Companion to East Timor - Regeneration in the 1980s

Regeneration in the 1980s

On 26 March 1979, the Indonesian government declared that East Timor had been pacified. However, for all its claims of normalization, Indonesian rule relied heavily on two pillars: its military presence and its ability to minimize international awareness of the situation.

There was little doubt about the outcome of a conventional fight between the Indonesian military and the guerillas. These poorly armed local adversaries were no match for a military with air power and artillery at its disposal, as well as weapons and equipment purchased from Western governments. Indeed, a consistent pattern in the first half of the 1980s was that a resistance attack on a legitimate target such as an Indonesian military unit would be followed by a severe and indiscriminate response against combatants and non-combatants alike, then deportation of the survivors to Atauro.

There were serious threats to food supplies as a result of East Timorese civilians being forced to accompany the Indonesian military on its operations. These civilians were subsistence farmers, who would be unable to plant their crops in time for the next harvest. The Apostolic Administrator of East Timor, Monsignor Martinho da Costa Lopes outlined their concerns in his reply to a letter from Bishop John Gerry of Australian Catholic Relief. The Monsignor's reply gained international attention. Concerned that the US Congress and media were asking searching questions about East Timor, the Indonesian government invited former Australian Prime Minister Gough Whitlam to East Timor in March 1982.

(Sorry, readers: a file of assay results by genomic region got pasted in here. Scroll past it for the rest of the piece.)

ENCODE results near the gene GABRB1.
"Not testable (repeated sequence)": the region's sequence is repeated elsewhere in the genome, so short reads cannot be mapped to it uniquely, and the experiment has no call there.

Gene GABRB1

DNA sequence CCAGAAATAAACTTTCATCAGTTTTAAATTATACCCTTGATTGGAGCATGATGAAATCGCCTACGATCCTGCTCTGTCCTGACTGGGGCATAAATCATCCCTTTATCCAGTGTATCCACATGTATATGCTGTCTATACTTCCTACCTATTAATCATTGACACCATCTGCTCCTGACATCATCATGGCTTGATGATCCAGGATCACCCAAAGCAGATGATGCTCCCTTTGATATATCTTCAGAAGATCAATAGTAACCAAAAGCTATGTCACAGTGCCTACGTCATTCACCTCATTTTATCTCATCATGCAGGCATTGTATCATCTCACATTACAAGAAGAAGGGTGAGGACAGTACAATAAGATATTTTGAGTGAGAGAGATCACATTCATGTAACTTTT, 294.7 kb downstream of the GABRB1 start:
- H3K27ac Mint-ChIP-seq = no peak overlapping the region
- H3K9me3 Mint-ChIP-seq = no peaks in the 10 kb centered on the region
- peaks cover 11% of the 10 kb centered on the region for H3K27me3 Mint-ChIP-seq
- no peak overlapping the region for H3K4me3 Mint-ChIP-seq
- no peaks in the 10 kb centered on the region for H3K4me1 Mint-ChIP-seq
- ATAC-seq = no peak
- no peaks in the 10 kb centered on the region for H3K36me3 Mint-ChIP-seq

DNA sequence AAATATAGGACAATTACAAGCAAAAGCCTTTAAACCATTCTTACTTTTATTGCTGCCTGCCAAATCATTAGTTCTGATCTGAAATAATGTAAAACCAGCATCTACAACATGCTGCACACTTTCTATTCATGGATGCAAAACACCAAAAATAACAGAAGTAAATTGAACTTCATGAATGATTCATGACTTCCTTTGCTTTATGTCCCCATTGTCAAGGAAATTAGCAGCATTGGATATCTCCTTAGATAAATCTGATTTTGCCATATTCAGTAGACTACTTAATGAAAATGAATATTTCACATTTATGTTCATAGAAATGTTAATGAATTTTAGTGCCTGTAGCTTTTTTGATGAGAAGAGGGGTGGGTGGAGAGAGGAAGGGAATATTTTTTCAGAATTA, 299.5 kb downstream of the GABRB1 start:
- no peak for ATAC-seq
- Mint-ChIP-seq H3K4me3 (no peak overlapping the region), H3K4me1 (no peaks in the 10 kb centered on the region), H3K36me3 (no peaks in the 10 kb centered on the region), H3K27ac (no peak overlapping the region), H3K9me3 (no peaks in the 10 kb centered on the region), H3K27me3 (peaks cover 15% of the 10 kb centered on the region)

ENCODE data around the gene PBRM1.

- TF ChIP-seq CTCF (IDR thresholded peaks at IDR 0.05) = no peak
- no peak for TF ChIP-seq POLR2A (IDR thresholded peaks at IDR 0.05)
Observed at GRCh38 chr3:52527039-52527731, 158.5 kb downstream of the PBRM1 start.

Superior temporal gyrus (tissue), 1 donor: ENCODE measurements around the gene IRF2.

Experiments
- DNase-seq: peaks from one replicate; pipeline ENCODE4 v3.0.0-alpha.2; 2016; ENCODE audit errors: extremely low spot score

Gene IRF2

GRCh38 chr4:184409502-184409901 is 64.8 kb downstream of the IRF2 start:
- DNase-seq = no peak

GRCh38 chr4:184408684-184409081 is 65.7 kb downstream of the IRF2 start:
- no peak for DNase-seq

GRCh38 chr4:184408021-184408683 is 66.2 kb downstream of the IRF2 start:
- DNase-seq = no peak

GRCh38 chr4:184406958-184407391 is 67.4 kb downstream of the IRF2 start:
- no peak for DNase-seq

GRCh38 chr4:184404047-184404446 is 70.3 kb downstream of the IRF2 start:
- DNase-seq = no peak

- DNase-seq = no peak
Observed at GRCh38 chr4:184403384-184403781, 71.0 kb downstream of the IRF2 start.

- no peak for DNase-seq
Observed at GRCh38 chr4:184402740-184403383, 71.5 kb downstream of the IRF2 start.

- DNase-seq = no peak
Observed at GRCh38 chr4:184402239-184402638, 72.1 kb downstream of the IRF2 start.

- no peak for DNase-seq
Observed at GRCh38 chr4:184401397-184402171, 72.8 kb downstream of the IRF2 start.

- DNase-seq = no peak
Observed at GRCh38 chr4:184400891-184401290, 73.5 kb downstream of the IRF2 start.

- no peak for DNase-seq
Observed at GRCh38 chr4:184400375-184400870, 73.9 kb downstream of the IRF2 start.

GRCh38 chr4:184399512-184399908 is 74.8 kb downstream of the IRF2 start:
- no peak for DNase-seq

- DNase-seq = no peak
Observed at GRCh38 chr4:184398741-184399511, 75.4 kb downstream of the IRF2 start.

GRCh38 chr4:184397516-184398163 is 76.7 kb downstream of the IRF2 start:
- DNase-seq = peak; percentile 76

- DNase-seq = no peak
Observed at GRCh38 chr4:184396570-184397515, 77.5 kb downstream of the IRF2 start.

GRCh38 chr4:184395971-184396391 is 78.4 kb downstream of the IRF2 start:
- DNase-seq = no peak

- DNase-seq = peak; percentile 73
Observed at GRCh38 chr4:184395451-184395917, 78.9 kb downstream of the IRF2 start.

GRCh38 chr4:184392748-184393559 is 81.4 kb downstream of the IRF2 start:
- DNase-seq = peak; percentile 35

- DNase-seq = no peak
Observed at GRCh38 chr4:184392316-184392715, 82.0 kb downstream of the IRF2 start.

Whitlam denounced Monsignor da Costa Lopes on his return to Australia. He said that Monsignor Lopes had 'done a great deal of harm to relations between the Australian and Indonesian governments, and the Australian and Indonesian peoples ... I believe that the Bishop is suffering from an identity crisis. He does not realise that the days of the Portuguese … are past. And he, and I regret to say, up to half the clergy – probably at least half the clergy in Timor – are nostalgic… I say he's a liar. He is a mendacious and malicious correspondent … I am convinced that what the Indonesian Government is doing in East Timor … is visibly beneficial … There's no denying the evidence of one's eyes. There are new schools, including secondary schools, there are new or reconstructed hospitals and dispensaries. There are now many more kilometres of asphalt road, and there is proper provision for increasing the amount of food.' 1 The Indonesian government and its allies continued to repeat Whitlam's claim that Indonesia's presence was benefitting the people of East Timor.